Plum parts for film actresses over 50 have always been in criminally short supply, and roles “with legs,” as Susan Sarandon likes to say — with romantic, sexual subtexts — are even rarer.
So the great British beauty Natascha McElhone makes the most of such a unicorn in “Carmen,” a sad-eyed last chance romance set on the scenic isle of Malta. In the title role, she impresses and sometimes dazzles as a downcast local figure of fun, the village priest’s sister who “never smiles and never speaks,” so the locals gossip.
Always dressed in black, always seated at the back of mass, she has been her older brother’s housekeeper since he joined the priesthood. But what’s she to do when he dies?
God never abandons the faithful, the smug bishop tells her, taking care to not use the word “church.” She’s got to move out for the new priest — returning to Malta from abroad — and the new priest’s caretaker sister.
“In prayer you can find your way.”
With no family, no money, no friends and no home, Carmen wanders the streets with her lone suitcase in silence, utterly at a loss. She overhears lover’s quarrels and flashes back to some romantic trauma from her past. She sees the local hooker bow and accept her affectionate catcalls, notes how much the village policeman naps. And she ‘s in the shadows when the new priest’s sister, a local (Michela Farrugia) moves into the rectory, and fights with her lover (in Maltese and English), who wants to take her away from all this.
The lover, the church bellringer, breaks the clapper on the bell as he storms off. And Rita, like Carmen, finds herself alone.
But there are places within the church to hide. A purloined set of keys means she can take a nap in the confessional. When locals duck in, thinking the new priest has arrived, Carmen starts hearing the women’s complaints, darkens her voice (not much), and doles out homespun, blunt advice.
Your dead weight husband won’t leave? “Cook him the same meal, morning noon and night.” The offering box starts to fill up as word gets around.
Carmen may have found her calling. But surely Rita’s going to catch on to this. Eventually.
Maltese actress turned director Valerie Buhagiar (“The Anniversary”) does three things with great elan here. She showcases the beauty of her rocky island home. She gives her leading lady free rein. And she trips up expectations time after time in this quirky 1980s period piece.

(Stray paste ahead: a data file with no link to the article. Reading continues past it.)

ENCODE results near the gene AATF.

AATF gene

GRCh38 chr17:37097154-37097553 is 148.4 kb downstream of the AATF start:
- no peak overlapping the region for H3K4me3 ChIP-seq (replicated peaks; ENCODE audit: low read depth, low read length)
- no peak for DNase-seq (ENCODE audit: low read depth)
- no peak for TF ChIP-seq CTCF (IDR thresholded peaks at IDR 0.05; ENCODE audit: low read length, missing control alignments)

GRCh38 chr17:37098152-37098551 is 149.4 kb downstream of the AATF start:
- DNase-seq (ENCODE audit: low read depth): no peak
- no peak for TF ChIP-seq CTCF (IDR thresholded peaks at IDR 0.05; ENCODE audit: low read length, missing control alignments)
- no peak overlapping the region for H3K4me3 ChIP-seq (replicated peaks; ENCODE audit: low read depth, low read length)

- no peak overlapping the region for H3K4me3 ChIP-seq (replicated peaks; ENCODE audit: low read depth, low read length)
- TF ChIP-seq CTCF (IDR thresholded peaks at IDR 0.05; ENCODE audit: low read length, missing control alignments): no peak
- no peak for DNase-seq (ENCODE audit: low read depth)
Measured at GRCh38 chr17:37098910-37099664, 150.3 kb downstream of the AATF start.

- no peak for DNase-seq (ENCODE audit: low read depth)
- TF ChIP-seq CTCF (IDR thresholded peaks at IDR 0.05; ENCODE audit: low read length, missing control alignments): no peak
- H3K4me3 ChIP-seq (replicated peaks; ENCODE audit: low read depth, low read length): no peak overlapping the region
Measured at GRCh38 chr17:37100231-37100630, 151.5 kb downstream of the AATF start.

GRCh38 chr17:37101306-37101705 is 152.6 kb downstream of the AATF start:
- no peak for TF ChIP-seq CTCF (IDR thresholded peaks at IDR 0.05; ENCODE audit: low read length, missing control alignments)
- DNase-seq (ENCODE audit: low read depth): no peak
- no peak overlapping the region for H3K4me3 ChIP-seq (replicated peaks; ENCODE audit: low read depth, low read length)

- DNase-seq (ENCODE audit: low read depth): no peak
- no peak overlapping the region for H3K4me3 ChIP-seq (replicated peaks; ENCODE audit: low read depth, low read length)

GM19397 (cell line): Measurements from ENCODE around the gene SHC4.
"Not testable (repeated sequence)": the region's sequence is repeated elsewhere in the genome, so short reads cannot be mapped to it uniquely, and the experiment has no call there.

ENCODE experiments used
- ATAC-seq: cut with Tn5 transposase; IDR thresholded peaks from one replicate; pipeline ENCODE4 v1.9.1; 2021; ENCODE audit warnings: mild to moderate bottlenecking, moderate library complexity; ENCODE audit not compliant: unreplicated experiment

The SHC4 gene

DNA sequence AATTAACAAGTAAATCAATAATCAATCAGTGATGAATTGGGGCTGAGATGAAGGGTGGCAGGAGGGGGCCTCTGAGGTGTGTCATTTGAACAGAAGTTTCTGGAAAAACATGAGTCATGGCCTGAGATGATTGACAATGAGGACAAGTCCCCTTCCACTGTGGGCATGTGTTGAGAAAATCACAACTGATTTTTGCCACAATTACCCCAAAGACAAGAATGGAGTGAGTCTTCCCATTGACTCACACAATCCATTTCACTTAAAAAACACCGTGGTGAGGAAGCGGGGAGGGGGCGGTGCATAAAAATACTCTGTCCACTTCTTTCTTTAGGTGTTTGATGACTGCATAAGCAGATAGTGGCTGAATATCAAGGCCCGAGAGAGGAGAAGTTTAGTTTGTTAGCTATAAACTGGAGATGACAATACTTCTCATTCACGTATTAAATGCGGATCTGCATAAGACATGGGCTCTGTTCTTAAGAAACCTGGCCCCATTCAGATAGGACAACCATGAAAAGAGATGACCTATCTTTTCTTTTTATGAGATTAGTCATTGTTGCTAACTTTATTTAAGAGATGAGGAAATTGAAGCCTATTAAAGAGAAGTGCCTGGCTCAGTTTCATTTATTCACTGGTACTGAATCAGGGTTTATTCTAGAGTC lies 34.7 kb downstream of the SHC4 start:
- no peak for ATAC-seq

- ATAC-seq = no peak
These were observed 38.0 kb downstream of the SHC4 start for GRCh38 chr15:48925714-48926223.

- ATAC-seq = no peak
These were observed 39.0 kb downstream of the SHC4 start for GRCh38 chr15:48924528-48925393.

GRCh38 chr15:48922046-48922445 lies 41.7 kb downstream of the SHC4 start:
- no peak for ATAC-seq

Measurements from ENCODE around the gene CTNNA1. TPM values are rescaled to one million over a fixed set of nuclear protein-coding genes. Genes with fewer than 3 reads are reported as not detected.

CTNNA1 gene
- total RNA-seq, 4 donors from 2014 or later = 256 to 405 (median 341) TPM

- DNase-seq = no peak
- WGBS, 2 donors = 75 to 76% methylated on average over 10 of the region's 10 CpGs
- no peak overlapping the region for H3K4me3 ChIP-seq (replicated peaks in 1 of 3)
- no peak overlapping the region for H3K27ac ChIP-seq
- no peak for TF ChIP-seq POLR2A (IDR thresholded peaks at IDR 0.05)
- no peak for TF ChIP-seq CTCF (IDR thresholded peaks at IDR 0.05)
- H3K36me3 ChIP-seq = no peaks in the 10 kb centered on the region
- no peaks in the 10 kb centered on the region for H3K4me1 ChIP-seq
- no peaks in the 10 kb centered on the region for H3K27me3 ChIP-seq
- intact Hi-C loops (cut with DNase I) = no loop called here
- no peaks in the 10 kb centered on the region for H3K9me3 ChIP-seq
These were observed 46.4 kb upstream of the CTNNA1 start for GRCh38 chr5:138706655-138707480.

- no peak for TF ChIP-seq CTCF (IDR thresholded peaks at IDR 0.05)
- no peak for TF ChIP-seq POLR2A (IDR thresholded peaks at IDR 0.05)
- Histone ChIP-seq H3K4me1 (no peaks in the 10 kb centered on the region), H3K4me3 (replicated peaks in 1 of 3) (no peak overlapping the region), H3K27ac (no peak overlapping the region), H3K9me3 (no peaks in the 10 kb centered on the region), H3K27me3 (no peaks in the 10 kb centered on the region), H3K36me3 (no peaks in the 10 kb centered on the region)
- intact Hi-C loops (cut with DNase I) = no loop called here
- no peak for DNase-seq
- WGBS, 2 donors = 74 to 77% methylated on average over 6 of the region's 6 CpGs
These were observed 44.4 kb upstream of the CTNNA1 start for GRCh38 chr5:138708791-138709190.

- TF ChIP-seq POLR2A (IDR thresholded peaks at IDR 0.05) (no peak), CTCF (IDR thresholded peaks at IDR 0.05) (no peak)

A street vendor selling capers from his donkey cart flirts with quiet Carmen with Zorba-like enthusiasm.
“A person can get sick keeping their love to themselves!”
That’s not what the movie’s about, him courting her and leading her back to life. We never see him again.
The whole fake priest in the confessional bit is cute, but more a means to an end. The backstory of a lost love/forbidden love dating from “the war” has more import, but isn’t really the meat of the movie either.
Buhagiar keeps things on the cusp of fantasy as Carmen’s distant past and recent past and simple survival (we wonder how she eats) aren’t fussed over. She just is, and she’s overdue for a makeover. Maybe that cute younger pawn shop operator (Steven Love) in the capital city of Valetta can help.
McElhone mopes in the early scenes and shimmers through the later ones, even as she suffers. “Carmen” becomes a veritable Maltese fashion shoot at times.
But shortcuts and missing details aside, it’s never less than charming and a grand showcase for a busy and beautiful actress whose best roles are on TV (“Hotel Portofino,” “Designated Survivor”) these days.
Cast: Natascha McElhone, Michela Farrugia, Steven Love
Credits: Scripted and directed by Valerie Buhagiar. A Good Deeds Entertainment release.
Running time: 1:28